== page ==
Jack and the Box doesn't demean its toddling demographic — its main character is initially terrified (but irresistibly intrigued) by a new, strangely creepy toy his parents give him. "I don't think this is one of those robbing-a-kid-of-childhood books," Spiegelman maintains. "This, to me, is what childhood is — waking up in the middle of the night curious and excited to find out what this world is."
Like Spiegelman, Pulitzer winner and Miami Herald cartoonist Jim Morin tackles timely issues with courage and humor. When he first began drawing George W. Bush as a cowboy more than eight years ago, he had no idea how accurate his depiction would become. Now, as Dubya's presidency comes to a close, Morin has documented his legacy in Ambushed!: A Cartoon History of the Bush Administration. In a departure from his past collections, Morin enlisted Harvard political scientist Walter C. Clemens Jr. to write fact-based accounts to run alongside the cartoons.
"I went through a long period where I think I was trying to put too much into the [cartoons,]" Morin says. "I was trying to convince people, which is fine, but there was a power missing." Playing against Clemens's prose, Morin simplifies the cartoons, returning the focus to the images. The result tracks Bush's transformation from a moderate to "dividing this country way worse than I've ever seen it since the Sixties," Morin says. His work poignantly makes that point: "What makes [political cartooning] special is the marriage between art and communication," he says. "You see that image and it sticks with you."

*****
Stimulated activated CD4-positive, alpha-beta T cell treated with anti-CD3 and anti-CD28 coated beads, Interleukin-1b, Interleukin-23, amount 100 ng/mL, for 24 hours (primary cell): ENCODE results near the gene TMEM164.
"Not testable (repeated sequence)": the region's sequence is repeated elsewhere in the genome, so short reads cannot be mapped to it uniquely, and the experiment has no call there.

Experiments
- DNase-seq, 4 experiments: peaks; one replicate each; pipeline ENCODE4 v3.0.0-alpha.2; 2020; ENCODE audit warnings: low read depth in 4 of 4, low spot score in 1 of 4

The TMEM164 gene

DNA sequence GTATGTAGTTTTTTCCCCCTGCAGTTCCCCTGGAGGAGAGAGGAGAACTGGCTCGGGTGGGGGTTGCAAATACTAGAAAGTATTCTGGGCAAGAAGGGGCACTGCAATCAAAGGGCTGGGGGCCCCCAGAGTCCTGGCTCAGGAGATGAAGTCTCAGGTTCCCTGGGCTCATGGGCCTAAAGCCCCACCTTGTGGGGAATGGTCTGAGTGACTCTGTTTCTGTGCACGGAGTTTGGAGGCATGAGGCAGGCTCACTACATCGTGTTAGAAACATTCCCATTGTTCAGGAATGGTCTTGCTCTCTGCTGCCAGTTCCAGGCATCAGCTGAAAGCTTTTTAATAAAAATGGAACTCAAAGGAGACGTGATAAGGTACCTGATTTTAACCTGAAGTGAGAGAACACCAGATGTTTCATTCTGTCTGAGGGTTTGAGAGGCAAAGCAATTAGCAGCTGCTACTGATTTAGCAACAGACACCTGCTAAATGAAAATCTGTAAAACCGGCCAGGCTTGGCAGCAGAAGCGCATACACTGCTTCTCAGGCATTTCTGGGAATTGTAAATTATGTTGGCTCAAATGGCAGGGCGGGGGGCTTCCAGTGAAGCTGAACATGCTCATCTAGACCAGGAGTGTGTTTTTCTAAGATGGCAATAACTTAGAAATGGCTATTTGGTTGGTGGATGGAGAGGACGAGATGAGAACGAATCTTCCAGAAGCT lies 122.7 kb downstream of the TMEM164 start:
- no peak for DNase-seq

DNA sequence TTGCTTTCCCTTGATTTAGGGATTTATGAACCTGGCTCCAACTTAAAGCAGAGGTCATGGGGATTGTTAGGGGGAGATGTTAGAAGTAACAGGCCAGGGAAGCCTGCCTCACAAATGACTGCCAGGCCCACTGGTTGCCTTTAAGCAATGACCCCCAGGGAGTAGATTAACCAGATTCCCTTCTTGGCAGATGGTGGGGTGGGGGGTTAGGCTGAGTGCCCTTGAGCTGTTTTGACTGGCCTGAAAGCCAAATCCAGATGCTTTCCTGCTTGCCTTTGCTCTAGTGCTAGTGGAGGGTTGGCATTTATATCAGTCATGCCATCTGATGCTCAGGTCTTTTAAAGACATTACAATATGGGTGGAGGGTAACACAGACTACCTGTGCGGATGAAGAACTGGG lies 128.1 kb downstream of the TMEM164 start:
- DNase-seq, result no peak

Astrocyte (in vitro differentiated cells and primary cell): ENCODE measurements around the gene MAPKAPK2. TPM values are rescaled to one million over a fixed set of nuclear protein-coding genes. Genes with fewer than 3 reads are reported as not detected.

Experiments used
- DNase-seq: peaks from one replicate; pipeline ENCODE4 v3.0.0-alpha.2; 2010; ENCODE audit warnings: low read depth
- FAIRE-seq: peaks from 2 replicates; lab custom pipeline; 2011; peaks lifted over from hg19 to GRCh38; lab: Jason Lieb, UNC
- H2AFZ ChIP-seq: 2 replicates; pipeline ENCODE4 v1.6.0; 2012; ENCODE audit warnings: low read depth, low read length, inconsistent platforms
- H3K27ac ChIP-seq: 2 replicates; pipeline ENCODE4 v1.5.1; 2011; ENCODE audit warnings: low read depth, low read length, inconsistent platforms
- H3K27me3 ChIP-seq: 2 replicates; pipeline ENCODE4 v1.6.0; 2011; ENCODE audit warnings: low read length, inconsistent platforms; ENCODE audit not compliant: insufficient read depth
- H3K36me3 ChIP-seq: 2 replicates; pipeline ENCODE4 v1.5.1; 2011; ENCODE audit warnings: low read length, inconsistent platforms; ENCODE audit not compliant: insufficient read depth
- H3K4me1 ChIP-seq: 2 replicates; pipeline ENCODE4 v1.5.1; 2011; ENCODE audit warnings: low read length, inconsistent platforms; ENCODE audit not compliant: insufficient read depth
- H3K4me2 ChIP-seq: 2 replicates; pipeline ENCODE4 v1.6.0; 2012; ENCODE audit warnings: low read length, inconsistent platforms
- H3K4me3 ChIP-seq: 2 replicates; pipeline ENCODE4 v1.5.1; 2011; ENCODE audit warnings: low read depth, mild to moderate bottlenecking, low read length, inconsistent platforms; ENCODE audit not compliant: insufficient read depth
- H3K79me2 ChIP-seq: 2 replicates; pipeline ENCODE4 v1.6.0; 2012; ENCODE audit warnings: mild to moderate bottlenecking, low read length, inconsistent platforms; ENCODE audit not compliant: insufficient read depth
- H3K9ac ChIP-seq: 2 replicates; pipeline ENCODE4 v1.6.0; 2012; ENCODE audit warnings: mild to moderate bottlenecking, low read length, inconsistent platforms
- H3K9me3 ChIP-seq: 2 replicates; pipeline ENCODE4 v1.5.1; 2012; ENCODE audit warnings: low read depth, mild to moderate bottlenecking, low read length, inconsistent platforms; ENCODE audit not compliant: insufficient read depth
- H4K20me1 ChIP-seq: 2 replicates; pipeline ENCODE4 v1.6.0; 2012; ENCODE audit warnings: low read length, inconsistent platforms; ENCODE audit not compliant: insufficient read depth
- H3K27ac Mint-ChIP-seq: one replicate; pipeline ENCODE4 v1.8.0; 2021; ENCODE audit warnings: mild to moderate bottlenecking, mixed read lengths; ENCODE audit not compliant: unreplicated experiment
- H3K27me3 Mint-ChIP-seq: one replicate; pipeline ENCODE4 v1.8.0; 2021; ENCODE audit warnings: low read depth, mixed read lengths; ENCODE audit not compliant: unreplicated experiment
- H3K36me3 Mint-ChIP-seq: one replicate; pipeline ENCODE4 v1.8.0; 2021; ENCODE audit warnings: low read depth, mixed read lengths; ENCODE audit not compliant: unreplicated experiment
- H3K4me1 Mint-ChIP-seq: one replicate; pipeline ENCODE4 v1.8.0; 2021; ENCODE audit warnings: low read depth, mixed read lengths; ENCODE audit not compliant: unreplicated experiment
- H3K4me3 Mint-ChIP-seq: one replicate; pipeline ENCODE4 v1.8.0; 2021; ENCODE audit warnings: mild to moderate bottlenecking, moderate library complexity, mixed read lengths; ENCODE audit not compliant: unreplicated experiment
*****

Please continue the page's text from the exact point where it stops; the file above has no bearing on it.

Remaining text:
Another Herald alumna to read is the signature queen of the thriller, Edna Buchanan. "To me the Miami Book Fair is like Christmas, my birthday, and New Year's Eve all in one," Buchanan says after pulling off a bathing cap and postponing a morning swim with her dog. "It's a very lonely business, writing novels. I write at home alone with my dog every day, so it's incredibly exciting to be plunged in with so many fantastic authors at once," she says. "It's the biggest event of my year."